Targeting Perfection

Von Tracy Mayor

1. Pick the right people. Workers trained in Six Sigma techniques act like internal SWAT teams, coming together to tackle a given process, then breaking apart and reforming, often in a different configuration, to undertake the next challenge. Depending on what level of Six Sigma training employees have undergone, they're known as green belts, brown belts or black belts, with black belts most often deployed to lead a team or tackle projects on their own.

It's important to tap motivated employees for training, which produces a high-performance team and at the same time signals that Six Sigma is part of an upward career path. "If you grab the C- and D-level players because you can spare them, you're sending the wrong message," says Textron's Bohlen. "We started with the best and brightest, and showed that [Six Sigma training] accelerated their careers. Now I have a waiting list of people wanting to get black belt training."

Be careful about training people but not giving them a project right away to work on, warns Chase Financial Services' Costa. "We have found it very beneficial for people to take a project with them into training or to start something right after," he says.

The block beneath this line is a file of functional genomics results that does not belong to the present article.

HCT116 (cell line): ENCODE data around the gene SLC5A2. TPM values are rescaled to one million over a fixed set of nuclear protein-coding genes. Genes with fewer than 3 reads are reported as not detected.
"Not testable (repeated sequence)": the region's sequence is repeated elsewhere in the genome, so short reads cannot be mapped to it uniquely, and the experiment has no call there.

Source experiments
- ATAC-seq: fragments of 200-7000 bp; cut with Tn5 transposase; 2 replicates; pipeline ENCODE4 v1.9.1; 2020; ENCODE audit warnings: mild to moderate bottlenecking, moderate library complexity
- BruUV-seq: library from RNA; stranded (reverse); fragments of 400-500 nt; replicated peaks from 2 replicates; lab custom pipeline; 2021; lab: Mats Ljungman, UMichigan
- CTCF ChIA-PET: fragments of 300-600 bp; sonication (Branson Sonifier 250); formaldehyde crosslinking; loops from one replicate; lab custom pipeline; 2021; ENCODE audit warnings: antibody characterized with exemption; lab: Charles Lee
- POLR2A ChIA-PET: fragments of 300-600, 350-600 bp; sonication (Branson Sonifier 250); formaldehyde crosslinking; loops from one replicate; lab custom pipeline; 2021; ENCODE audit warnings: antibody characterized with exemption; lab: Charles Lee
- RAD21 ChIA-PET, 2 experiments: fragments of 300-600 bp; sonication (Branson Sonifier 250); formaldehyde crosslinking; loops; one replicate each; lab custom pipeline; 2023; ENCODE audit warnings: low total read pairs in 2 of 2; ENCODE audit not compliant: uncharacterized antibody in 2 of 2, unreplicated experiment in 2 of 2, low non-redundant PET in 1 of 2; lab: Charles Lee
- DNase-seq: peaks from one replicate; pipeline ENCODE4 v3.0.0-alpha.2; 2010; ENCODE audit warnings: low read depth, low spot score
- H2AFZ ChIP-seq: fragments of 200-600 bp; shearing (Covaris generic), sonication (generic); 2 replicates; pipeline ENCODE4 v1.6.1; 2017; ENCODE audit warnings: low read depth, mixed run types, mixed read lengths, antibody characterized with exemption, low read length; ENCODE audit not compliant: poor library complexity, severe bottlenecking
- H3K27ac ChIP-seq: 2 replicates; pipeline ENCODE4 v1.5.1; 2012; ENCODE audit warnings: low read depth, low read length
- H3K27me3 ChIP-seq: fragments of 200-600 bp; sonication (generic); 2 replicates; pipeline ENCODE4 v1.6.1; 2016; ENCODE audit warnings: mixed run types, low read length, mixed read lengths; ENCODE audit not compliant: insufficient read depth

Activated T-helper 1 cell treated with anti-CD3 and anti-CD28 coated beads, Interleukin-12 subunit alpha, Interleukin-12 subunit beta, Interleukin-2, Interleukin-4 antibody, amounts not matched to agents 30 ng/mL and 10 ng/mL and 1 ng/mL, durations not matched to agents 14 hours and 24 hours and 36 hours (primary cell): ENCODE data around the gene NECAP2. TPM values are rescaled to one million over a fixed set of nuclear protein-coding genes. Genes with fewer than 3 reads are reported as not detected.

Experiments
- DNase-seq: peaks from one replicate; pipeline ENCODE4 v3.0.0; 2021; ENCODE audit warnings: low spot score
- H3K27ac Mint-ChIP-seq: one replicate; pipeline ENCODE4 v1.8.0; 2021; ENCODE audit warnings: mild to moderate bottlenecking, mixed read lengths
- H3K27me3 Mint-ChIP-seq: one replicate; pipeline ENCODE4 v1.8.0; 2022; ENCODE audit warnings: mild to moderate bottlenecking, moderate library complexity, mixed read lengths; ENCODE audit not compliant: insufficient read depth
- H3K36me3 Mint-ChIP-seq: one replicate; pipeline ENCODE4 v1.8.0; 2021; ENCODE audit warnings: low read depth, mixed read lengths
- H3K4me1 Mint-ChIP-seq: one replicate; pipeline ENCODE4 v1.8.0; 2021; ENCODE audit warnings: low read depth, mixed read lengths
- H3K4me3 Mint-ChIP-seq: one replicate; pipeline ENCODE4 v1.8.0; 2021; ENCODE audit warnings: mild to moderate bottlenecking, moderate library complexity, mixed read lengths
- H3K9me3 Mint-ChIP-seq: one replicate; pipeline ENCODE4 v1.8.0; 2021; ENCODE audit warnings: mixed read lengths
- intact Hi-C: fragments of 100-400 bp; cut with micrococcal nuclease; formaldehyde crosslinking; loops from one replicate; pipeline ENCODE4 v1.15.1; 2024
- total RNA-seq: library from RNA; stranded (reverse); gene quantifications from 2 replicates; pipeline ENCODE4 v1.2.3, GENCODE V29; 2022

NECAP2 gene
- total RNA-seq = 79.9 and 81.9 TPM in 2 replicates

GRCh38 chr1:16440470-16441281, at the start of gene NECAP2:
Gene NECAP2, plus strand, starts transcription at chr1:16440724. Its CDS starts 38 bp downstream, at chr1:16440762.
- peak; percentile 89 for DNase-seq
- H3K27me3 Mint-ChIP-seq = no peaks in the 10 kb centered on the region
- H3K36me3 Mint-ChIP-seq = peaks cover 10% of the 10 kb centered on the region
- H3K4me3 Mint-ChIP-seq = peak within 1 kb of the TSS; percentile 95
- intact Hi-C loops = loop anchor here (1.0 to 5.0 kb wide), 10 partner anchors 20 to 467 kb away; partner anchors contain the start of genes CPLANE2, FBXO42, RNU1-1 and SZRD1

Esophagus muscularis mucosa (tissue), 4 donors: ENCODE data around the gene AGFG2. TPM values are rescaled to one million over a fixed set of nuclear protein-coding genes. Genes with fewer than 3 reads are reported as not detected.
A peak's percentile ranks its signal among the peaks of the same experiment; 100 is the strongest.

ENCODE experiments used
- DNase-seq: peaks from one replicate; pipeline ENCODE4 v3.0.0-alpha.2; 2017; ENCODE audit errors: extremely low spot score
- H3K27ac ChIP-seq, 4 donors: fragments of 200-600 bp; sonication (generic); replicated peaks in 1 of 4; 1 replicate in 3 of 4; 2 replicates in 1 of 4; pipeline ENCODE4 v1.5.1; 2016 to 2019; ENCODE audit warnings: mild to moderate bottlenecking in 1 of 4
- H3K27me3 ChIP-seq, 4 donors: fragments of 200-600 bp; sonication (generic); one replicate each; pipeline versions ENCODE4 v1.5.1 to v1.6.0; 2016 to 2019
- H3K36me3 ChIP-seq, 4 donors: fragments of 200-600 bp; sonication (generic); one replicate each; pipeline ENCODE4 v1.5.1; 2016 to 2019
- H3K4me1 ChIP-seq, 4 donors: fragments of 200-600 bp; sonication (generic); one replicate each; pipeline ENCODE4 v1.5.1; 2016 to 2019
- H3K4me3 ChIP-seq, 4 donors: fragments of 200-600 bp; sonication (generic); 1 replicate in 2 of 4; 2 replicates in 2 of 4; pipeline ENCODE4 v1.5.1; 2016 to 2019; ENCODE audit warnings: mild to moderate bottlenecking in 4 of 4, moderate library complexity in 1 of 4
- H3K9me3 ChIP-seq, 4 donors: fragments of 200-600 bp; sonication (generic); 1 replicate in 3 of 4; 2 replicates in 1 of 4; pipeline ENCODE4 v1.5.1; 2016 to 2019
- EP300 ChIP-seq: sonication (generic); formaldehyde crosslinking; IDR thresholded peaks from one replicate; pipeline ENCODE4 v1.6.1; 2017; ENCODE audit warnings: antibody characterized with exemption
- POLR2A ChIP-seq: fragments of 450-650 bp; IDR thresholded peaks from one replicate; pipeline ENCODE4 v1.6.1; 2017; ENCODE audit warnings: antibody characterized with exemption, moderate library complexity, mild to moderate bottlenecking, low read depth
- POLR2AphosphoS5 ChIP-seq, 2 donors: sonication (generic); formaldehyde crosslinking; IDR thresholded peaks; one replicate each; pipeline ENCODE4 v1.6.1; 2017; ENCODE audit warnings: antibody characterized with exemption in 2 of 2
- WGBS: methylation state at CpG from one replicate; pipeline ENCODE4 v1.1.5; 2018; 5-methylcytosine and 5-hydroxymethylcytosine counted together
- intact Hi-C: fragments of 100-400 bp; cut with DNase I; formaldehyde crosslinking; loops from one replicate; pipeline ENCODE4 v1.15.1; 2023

2. Don't substitute Six Sigma for thinking. For IT staffers particularly, the urge is strong to first use tools they know (that is, technology) before dipping into untried methodologies. Resist that urge, counsels Fidelity Wide Processing's Sutton. "If you just throw technology at a business problem, all you wind up with is a bad process with new technology. If you wring out the process first, then you can really use technology to move it to a higher level."

As a case in point, Fidelity Wide Processing used Six Sigma tenets to reengineer its inbound, paper-based, customer data processing operation. Only after gaining 32 percent improvement by streamlining the process did Sutton's department start to consider new technologies. The company is currently expanding its use of advanced character recognition technology to speed processing of customer data.

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